Wednesday, February 16, 2011

Cinema - 127 Hours

or: The movie without a right arm.

One word to sum it up: Eye-popping

127 Hours had a lot riding on it to get my approval. Firstly, I've been waiting FOREVER to finally see this movie, considering it came out 14 weeks ago in America and we have just got it. Then there's the fact that Danny Boyle never fails to impress me, so I wasn't willing to admit defeat here, especially because the trailer made it look jam-packed full of great visuals and colour. And there's the little bit of hype surrounding the now famous amputation scene...more on that later. To those who doubted that this would get its place among this years Oscar nominees, you were very wrong. This is one of my favourite films to get nominated this year.

The story is pretty well known. Based on Aron Ralston's autobiography 'Between a Rock and a Hard Place', this tells the story of Aron's (James Franco) plight to survive. On a hiking trip, Aron finds himself with his arm crushed and trapped by a boulder in an isolated canyon in Utah. With limited food and water, Aron starts to think of possible ways he could get himself out, all the while recalling past experiences which have shaped him as a person: mainly including his regrets. As Aron slowly deteriorates, he begins an unthinkable task to ensure his survival.

A whole movie based on a guy stuck in a canyon could have been a tedious journey. However, from the get go, when we see Aron getting ready for his big trip, Danny Boyle uses multiple split screens not only to add more visual goodness, but to give us a small reminder of what we are in for: a hyper adrenaline junkie type film. From there on this movie moves quickly, but surprisingly, the memories don't run this movie over. The film never strays far away from its awful predicament. While being stuck in a small place couldn't possibly be the most interesting idea for a movie, screenwriters Boyle and Simon Beaufoy give us plenty to chew on. They bring you right into the story, and with the aid of brilliant direction from Boyle and an ambient score from A. R. Rahman, you can feel every prick of pain and the urge to survive. And they also give you a very good moral: always tell someone where you are going. All the time.

James Franco had a big job in this movie. For 80% of the film, all we see is James Franco, on his own. The other 20% of the time we have people coming in and out of the story, who are easily outshone by Franco's brilliant star performance. Had this been given to any less likable than Franco, it would have fallen flat on its face. I'll admit, had Boyle's first choice Cillian Murphy gone with the role, it probably wouldn't have been as good. James Franco makes this movie. If only he could win the Oscar this year.

The editing in this movie is another strong point. There must be a million different angles used to make the prospect of claustrophobia in the canyon a lot scarier than it should have been on film. But the best editing is used in the amputation scene. There are terrific cuts which explode within the scene which is ten times more horrible than any movie that is intentionally sadistic, i.e. Saw (+7). I wouldn't call myself an expert on gore, but I generally felt sick after that scene. Which made the ending all the more sweet. In fact, this movie was life changing for me. I appreciate water a lot more now.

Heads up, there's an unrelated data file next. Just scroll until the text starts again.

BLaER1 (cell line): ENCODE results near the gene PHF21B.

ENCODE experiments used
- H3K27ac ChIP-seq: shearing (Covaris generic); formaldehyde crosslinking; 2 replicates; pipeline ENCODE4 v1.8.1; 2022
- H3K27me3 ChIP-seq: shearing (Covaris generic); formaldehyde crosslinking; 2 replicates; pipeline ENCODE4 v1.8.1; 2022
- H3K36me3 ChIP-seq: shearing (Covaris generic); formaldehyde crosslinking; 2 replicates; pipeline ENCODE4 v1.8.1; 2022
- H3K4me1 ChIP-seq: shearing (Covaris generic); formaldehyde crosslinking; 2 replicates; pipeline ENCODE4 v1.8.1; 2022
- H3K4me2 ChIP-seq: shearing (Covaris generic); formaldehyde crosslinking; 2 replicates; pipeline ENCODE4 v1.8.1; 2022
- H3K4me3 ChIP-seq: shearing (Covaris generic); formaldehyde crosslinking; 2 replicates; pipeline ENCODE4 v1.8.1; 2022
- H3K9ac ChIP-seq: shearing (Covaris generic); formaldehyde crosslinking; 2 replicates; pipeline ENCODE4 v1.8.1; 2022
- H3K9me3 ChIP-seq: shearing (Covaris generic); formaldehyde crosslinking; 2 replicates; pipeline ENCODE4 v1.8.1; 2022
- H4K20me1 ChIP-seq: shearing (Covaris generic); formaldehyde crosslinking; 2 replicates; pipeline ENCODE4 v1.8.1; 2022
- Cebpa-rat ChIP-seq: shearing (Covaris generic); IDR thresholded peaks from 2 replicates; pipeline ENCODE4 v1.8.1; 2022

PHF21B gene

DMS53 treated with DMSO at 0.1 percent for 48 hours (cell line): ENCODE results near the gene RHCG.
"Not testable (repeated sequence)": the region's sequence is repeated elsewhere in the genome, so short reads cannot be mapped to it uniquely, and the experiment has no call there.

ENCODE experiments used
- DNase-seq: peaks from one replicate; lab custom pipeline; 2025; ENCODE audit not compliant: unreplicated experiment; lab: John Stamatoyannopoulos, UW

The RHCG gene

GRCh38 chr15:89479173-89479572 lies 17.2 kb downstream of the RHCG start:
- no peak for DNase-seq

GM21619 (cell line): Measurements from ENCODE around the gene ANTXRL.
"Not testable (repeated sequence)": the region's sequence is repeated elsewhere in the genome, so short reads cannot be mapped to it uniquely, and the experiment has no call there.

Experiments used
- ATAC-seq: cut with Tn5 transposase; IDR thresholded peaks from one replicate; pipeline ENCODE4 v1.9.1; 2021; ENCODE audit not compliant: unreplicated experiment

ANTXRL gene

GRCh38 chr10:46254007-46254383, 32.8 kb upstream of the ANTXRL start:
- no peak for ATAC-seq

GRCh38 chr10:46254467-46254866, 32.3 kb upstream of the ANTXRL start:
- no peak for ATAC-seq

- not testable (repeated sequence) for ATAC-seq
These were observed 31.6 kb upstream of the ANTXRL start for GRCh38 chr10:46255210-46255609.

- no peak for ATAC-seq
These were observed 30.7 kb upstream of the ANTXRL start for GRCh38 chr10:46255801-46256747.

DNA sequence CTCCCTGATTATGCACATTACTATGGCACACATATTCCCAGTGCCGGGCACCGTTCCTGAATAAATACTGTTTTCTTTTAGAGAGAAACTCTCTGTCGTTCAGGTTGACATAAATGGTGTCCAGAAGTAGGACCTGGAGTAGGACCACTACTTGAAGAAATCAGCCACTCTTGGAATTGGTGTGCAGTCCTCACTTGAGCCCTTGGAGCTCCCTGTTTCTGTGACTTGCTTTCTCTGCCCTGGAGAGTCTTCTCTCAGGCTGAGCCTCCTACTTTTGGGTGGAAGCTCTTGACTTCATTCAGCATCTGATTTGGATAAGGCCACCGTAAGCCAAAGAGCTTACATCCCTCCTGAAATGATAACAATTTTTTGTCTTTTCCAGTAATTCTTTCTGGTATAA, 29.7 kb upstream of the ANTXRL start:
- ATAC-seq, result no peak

THE VERDICT: 127 Hours is a visceral and intense drama with the typical Danny Boyle flair that we know and love. James Franco is simply amazing acting (for the majority) by himself, and truly makes this film the uplifting hit it is.

What I hoped for:

What I got:


  1. It is life-changing, isn't it? This year's films have been brilliant- TSN, 127Hours, Inception, Toy Story 3, Black Swan- I'd love to see them win things. If only TKS didn't get all the unnecessary attention. I mean they called that performance-driven, but Franco carried this whole film off alone. And the editting is just mind-blowing. My absolute favourite scenes are when the title of the film first appears and it's like BAAAM! and the "Oops" scene. The arm-cutting scene was very good too.

  2. Really sensational performance from James Franco, and such an energizing use of visionary techniques. Boyle managed to squeeze so much into what could have been so little. Should be a bigger factor in the Oscar ceremony than it is likely to be! Great review!

  3. Fantastic review!
    I'm really surprised at how long it takes for films to make their way down to New Zealand, I had no idea it could take so long!
    And yet you've seen far more recent releases than I have...
    I look forward to watching this one though, it seems great, I just hope the amputation scene isn't to gory for me to put up with.

  4. Thanks everyone! Should be more popular at the awards shows, shouldn't it?

    And Jack, it sucks having these films come so late. I have Never Let Me Go coming out in cinemas exactly four weeks from now. And how long ago did that come out? The amputation scene is pretty gory, btw...

  5. It isn't that gory...and that was one of the best parts of the film. It's scary though...that's what Boyle does, we feel it much more than we see it.
    Oh you must must watch Never Let Me Go. It's so beautiful and it's very sad that it got zero-award recognition. Films don't release in UAE either (Black Swan was banned).


You mustn't be afraid to dream a little bigger, darling.


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